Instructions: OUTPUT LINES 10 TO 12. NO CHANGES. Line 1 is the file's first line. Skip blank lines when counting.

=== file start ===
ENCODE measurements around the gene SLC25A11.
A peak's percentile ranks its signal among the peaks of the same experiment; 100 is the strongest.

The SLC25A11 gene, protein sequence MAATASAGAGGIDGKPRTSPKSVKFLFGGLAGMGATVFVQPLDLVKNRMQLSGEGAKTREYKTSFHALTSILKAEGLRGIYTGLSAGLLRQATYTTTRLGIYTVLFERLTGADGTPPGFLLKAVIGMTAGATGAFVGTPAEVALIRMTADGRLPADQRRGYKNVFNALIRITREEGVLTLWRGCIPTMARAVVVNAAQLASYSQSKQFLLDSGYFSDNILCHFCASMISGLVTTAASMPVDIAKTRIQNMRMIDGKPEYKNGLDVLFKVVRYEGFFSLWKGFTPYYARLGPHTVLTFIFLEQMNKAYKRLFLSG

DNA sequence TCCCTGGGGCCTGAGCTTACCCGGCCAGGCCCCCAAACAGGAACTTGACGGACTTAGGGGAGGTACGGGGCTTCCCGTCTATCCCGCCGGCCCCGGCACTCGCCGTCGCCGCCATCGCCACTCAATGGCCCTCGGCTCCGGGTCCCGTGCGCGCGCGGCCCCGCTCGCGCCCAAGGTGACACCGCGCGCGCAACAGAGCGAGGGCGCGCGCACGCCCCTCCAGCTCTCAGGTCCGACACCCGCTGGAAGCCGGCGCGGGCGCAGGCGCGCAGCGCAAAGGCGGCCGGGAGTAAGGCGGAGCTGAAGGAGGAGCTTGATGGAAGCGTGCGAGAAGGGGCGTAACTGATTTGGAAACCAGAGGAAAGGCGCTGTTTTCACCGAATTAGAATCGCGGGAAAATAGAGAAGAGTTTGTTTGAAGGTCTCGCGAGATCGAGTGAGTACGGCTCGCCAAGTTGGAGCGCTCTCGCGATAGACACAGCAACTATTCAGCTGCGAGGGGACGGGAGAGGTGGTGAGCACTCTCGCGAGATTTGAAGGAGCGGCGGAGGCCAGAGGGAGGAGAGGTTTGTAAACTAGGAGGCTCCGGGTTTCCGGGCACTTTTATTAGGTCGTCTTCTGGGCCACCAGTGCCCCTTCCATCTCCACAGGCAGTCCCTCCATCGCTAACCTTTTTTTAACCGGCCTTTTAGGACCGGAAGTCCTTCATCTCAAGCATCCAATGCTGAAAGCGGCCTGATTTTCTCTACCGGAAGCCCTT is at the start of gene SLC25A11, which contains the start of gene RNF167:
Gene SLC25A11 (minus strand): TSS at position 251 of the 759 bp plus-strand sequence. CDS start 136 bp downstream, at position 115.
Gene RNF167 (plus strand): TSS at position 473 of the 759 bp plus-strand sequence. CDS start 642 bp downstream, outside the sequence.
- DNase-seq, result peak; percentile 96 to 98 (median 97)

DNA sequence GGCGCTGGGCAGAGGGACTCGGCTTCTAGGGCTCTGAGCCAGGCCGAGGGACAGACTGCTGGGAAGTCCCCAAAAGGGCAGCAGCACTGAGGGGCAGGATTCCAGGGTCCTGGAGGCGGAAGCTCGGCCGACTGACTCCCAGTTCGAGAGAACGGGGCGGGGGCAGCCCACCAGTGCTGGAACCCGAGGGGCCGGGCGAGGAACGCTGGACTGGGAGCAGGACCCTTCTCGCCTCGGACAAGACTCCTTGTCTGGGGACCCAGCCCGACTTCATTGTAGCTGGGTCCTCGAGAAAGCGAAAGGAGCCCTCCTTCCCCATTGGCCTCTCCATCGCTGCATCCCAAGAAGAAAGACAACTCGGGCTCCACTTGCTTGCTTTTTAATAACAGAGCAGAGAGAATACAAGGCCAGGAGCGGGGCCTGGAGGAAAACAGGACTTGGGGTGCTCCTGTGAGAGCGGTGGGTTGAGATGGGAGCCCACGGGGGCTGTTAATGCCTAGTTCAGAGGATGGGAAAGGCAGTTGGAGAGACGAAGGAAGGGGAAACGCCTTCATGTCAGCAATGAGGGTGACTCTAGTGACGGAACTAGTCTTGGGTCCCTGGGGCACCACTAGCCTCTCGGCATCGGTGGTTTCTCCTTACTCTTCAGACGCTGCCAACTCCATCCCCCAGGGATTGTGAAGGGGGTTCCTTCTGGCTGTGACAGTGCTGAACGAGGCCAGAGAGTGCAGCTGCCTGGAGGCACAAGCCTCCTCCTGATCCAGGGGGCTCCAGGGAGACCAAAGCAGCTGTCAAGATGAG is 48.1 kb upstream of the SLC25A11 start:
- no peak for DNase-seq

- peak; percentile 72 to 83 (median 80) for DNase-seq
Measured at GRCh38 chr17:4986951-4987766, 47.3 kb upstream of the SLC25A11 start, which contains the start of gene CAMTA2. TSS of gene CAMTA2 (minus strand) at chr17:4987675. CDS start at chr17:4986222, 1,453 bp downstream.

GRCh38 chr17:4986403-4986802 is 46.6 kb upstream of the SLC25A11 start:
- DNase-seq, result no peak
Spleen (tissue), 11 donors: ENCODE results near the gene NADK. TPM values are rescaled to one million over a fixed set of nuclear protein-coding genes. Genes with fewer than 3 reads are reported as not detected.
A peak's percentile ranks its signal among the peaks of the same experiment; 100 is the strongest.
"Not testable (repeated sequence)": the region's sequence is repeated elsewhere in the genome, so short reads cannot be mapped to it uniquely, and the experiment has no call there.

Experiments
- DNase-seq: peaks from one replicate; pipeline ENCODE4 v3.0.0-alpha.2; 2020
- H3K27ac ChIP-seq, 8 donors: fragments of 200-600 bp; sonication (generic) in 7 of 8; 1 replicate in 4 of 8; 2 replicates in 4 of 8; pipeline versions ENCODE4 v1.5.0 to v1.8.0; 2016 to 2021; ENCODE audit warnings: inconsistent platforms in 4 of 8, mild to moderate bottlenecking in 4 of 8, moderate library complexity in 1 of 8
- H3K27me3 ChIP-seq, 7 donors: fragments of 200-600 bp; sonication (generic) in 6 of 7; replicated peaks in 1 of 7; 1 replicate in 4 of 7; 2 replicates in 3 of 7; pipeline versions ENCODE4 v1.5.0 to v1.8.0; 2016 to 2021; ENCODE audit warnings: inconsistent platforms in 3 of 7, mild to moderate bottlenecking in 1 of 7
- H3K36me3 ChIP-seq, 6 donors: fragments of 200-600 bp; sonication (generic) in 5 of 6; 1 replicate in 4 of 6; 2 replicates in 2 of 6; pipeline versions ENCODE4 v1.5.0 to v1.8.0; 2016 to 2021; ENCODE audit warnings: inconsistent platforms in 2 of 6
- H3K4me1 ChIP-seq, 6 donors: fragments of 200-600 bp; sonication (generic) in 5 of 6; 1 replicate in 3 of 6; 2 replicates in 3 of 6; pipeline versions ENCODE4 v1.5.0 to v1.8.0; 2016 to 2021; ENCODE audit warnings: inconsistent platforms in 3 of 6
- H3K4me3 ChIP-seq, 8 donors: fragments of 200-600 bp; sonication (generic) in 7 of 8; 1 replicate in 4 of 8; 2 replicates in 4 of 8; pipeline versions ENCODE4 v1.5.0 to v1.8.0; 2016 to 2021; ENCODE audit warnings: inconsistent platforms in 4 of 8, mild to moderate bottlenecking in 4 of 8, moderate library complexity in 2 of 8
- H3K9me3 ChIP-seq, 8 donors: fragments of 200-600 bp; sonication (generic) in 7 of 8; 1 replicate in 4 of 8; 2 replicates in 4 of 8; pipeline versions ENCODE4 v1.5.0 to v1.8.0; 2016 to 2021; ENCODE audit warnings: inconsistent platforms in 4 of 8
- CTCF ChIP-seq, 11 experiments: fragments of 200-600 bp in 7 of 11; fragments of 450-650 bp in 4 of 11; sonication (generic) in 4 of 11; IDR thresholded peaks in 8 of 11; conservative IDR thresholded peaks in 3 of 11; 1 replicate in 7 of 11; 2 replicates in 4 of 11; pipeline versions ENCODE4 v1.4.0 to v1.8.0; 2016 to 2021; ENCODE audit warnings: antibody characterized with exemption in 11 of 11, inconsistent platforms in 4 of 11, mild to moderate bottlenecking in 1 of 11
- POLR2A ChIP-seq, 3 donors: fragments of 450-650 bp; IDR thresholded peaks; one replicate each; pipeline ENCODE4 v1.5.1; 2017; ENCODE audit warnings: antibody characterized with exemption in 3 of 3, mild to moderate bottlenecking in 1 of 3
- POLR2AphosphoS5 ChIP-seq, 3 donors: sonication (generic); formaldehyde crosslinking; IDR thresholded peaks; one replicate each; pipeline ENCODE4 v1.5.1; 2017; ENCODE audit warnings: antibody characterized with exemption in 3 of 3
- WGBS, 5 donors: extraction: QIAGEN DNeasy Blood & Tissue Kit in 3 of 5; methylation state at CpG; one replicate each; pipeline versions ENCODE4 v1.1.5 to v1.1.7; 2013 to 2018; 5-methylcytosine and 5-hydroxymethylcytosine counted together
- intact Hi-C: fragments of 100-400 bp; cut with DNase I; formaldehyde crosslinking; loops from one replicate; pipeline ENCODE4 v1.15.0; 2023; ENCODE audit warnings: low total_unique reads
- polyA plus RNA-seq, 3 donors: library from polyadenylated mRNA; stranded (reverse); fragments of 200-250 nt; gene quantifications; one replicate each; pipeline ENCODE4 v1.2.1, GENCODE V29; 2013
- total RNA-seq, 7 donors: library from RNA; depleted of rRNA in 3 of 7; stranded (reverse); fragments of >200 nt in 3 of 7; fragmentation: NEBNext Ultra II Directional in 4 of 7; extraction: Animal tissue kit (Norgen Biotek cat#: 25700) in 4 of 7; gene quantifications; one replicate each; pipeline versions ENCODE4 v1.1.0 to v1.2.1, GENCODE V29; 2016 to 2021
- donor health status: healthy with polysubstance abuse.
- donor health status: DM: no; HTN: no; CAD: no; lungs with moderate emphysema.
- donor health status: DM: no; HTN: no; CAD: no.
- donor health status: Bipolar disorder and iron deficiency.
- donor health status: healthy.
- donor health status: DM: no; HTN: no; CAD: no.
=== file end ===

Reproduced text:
- peak; percentile 72 to 83 (median 80) for DNase-seq
Measured at GRCh38 chr17:4986951-4987766, 47.3 kb upstream of the SLC25A11 start, which contains the start of gene CAMTA2. TSS of gene CAMTA2 (minus strand) at chr17:4987675. CDS start at chr17:4986222, 1,453 bp downstream.

GRCh38 chr17:4986403-4986802 is 46.6 kb upstream of the SLC25A11 start: